If you can learn to quickly manage stress and return to a calm state, you’ll not only avoid such regrets, but you’ll also help to avoid conflict and misunderstandings——and even help to calm your partner when tempers build.

Tip 3: Keep physical intimacy alive

Touch is a fundamental part of human existence. Studies on infants have shown the importance of regular, affectionate contact for brain development. And the benefits don’t end in childhood. Affectionate contact boosts the body’s levels of oxytocin, a hormone that influences bonding and attachment.

While sex is often a cornerstone of a committed relationship, it shouldn’t be the only method of physical intimacy. Frequent, affectionate touch—holding hands, hugging, kissing—is equally important.

[Read: Better Sex as You Age]

Of course, it’s important to be sensitive to what your partner likes. Unwanted touching or inappropriate overtures can make the other person tense up and retreat—exactly what you don’t want. As with so many other aspects of a healthy relationship, this can come down to how well you communicate your needs and intentions with your partner.

Even if you have pressing workloads or young children to worry about, you can help to keep physical intimacy alive by carving out some regular couple time, whether that’s in the form of a date night or simply an hour at the end of the day when you can sit and talk or hold hands.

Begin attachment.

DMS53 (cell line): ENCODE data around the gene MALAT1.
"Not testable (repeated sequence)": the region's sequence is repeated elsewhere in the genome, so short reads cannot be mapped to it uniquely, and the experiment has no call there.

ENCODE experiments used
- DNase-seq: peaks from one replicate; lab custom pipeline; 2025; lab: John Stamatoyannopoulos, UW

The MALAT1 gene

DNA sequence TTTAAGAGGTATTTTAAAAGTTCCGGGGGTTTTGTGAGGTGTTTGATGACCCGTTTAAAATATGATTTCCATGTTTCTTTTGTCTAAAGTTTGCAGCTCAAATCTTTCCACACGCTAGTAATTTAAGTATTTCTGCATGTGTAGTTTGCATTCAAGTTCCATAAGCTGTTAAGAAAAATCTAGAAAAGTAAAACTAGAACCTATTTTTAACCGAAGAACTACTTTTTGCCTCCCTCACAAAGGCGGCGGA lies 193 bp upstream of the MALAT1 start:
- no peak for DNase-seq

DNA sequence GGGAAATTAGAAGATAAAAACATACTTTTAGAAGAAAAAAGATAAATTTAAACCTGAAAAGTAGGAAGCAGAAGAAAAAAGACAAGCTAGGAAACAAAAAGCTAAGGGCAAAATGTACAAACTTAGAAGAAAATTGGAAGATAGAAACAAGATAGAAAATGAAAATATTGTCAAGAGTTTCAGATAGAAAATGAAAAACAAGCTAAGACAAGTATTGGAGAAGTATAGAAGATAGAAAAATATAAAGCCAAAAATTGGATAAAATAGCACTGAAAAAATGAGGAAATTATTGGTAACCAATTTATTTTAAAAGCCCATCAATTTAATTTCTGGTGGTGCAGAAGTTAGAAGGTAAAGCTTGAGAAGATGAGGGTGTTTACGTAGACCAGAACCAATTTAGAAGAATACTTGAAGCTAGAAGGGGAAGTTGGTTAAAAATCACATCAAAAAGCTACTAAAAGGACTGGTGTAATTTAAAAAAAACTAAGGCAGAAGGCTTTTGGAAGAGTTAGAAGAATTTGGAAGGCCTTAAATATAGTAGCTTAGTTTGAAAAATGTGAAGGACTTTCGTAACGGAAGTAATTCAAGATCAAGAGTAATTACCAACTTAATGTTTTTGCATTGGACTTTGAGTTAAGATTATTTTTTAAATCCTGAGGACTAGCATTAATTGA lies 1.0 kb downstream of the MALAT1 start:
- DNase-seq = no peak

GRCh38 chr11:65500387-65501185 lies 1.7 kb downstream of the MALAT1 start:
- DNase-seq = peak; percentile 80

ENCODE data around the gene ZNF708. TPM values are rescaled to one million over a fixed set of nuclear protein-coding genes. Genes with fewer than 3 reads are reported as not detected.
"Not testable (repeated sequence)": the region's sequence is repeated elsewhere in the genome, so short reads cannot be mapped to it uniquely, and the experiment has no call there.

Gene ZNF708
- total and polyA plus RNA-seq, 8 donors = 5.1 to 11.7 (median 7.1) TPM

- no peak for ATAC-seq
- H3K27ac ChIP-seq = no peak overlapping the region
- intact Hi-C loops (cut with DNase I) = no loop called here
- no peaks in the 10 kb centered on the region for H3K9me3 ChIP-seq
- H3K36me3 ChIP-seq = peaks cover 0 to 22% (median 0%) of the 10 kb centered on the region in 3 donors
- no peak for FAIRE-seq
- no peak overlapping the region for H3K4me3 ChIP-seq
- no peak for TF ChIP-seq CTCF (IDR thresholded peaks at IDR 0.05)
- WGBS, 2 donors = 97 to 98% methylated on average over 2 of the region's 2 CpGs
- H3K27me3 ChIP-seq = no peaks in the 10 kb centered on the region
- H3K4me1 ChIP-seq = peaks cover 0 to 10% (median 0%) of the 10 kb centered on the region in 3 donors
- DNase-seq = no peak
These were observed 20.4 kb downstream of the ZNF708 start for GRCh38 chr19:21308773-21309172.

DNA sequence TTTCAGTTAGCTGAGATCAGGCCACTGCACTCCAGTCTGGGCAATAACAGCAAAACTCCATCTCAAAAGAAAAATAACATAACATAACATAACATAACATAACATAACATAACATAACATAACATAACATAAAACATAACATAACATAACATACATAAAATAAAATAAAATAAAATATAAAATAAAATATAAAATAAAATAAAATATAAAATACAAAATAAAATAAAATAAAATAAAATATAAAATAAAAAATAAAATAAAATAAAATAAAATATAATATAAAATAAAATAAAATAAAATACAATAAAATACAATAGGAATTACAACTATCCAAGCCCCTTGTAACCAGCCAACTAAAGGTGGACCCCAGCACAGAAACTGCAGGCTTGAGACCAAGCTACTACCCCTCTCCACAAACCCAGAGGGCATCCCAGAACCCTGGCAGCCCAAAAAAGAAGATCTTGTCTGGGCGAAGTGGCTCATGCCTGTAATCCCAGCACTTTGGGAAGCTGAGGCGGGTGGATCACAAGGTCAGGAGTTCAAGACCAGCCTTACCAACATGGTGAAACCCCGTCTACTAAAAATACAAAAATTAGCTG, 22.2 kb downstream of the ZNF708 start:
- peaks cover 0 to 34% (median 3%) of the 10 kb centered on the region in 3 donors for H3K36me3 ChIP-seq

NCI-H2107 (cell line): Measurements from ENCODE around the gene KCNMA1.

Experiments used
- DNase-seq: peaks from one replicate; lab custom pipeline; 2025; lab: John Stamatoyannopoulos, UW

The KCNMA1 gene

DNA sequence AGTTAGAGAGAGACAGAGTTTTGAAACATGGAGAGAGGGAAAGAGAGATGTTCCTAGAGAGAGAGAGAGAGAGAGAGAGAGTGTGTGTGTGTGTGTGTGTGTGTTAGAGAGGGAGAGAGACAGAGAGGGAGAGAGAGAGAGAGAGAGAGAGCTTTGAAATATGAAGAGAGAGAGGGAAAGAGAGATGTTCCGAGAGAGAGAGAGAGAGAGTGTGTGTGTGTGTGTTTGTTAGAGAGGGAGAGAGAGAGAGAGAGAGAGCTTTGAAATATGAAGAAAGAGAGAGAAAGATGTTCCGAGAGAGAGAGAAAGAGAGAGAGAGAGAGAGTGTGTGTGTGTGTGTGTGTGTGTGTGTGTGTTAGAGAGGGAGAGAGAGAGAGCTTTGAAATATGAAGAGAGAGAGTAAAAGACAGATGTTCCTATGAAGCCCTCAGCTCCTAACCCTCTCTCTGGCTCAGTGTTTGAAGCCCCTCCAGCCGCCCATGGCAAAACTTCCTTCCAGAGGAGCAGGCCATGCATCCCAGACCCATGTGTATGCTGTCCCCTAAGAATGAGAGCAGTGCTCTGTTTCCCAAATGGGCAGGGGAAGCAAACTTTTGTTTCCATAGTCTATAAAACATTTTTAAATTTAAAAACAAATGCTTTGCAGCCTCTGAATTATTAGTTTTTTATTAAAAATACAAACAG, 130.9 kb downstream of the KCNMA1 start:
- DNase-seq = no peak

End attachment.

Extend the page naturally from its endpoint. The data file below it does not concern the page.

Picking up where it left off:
Tip 4: Learn to give and take in your relationship

If you expect to get what you want 100% of the time in a relationship, you are setting yourself up for disappointment. Healthy relationships are built on compromise. However, it takes work on each person’s part to make sure that there is a reasonable exchange.

Recognize what’s important to your partner

Knowing what is truly important to your partner can go a long way towards building goodwill and an atmosphere of compromise. On the flip side, it’s also important for your partner to recognize your wants and for you to state them clearly. Constantly giving to others at the expense of your own needs will only build resentment and anger.

Don’t make “winning” your goal